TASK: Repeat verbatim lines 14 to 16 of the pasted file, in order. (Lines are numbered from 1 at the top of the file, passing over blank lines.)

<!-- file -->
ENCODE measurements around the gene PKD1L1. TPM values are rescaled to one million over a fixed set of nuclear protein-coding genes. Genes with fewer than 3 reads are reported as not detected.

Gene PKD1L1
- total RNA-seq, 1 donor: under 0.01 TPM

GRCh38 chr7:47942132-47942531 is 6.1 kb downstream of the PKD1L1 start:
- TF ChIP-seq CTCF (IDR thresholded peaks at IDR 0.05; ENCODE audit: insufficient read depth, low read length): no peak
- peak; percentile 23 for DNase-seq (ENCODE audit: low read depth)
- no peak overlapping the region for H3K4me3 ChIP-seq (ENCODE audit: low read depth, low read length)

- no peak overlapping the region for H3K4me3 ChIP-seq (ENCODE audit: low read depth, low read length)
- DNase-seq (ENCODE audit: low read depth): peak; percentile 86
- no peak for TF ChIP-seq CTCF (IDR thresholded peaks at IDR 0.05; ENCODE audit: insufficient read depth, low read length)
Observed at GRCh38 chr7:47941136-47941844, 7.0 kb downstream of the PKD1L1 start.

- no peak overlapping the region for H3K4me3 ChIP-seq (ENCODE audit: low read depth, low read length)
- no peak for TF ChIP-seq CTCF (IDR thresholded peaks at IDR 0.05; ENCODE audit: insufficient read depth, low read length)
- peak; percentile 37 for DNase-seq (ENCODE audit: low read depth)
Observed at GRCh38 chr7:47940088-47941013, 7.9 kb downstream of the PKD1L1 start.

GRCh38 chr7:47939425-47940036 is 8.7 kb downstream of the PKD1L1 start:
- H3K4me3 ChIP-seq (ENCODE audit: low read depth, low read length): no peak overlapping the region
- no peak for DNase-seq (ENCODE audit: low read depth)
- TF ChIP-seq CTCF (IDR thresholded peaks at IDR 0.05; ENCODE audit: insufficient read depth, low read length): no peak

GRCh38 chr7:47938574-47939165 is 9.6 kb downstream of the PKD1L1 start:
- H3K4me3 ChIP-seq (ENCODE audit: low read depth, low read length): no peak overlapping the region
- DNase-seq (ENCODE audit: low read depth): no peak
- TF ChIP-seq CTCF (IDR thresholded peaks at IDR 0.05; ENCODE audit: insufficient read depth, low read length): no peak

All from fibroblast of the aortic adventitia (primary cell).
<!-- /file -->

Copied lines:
- peak; percentile 37 for DNase-seq (ENCODE audit: low read depth)
Observed at GRCh38 chr7:47940088-47941013, 7.9 kb downstream of the PKD1L1 start.

GRCh38 chr7:47939425-47940036 is 8.7 kb downstream of the PKD1L1 start: